Imagining a World without Guns: Lessons in Nonviolent Peacemaking from the American Civil Rights Story

Posted on May 7, 2015 by PLT Staff

Fairchild Lecture given by Charles Marsh at the University of Southern Mississippi in Hattiesburg, Mississippi. Marsh uses his experience living in Laurel, Mississippi, during the late 1960s to reflect upon present day American gun culture and its juxtaposition with Martin Luther King’s nonviolent civil rights movement. King’s pursuit of beloved community, lived out under his leadership during the movement, is a goal Marsh encourages us to continue pursuing as we move into the future. For a listing of all our Occasional Lectures, click here.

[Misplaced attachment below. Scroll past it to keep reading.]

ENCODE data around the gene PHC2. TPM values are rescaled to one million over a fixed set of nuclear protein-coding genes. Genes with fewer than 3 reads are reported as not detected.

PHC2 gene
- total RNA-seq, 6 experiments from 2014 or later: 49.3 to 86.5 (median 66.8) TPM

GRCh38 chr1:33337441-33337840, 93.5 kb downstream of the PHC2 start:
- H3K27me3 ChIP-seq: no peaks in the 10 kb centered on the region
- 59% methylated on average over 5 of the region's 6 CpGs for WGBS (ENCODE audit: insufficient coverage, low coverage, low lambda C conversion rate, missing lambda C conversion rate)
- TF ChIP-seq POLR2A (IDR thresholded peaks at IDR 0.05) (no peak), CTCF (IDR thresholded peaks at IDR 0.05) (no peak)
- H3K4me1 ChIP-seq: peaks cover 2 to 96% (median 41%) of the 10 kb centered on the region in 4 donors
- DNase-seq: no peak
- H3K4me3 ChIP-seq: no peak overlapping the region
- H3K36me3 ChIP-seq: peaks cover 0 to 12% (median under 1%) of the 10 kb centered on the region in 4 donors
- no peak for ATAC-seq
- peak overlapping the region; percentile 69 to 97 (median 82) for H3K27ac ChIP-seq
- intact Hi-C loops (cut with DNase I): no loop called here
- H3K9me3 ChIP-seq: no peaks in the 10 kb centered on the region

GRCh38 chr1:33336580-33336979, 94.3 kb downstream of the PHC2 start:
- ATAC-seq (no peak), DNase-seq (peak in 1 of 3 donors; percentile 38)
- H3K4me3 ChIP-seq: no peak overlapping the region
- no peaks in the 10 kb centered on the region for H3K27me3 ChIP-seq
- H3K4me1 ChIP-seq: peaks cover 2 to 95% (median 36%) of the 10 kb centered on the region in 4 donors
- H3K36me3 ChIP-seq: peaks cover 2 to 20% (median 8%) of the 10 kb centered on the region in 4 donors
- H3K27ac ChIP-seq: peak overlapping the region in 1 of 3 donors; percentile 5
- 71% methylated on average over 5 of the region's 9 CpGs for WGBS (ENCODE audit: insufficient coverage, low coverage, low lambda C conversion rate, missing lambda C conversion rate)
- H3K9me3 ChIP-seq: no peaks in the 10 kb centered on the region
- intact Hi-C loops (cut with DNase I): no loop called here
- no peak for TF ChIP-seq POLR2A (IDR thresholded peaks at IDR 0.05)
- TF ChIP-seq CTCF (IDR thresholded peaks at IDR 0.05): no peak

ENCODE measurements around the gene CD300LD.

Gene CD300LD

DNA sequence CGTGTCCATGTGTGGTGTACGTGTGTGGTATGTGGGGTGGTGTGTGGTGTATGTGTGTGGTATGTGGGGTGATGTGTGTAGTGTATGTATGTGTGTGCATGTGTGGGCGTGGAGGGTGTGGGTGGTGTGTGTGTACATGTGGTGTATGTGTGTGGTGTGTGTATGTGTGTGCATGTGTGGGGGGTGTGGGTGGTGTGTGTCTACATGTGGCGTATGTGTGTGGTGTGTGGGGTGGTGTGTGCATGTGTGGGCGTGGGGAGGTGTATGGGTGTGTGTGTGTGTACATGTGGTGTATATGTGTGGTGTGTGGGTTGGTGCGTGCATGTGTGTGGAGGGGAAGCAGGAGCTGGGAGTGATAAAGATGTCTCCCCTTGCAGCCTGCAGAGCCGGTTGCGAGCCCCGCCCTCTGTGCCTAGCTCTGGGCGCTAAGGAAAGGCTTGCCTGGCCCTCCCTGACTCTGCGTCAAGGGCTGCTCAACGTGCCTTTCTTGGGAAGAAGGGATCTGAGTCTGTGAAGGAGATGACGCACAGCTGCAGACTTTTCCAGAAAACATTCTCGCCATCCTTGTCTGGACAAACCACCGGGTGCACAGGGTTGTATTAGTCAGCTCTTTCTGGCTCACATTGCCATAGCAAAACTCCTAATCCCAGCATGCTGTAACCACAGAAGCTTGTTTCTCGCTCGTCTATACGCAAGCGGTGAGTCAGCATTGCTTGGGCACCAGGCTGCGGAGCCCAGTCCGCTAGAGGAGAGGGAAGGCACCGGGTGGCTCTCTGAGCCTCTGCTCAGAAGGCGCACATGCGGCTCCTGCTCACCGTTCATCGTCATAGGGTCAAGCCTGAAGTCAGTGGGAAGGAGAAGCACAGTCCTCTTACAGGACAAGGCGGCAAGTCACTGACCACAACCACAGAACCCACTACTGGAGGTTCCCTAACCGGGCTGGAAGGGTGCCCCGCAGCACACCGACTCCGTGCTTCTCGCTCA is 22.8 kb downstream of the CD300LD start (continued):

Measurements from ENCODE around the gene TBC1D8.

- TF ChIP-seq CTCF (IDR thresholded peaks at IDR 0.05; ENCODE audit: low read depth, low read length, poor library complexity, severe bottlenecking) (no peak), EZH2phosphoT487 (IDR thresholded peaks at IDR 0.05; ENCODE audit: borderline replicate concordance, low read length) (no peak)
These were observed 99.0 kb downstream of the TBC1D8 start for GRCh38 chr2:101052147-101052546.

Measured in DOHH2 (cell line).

Excerpt: “’I was much more afraid in Montgomery when I had a gun in my house,’ [Martin Luther King] said. The gun was not only a symbol, but an incubator of fear, and its removal cleared for him a wider, freer space for God’ guidance and accompaniment. Removing the gun did not remove King’s fears or his uncertainties about the future, but it gave him a greater sense of freedom, forced him to reckon soberly with death and ‘to deal with it.'”

This document is published by the Project on Lived Theology (PLT). For any questions related to its use, please contact PLT ( Copy available for use subject to Creative Commons License CC-BY-NC-ND (Attribution required, Non-Commercial use, No Derivatives, 3.0, Unported.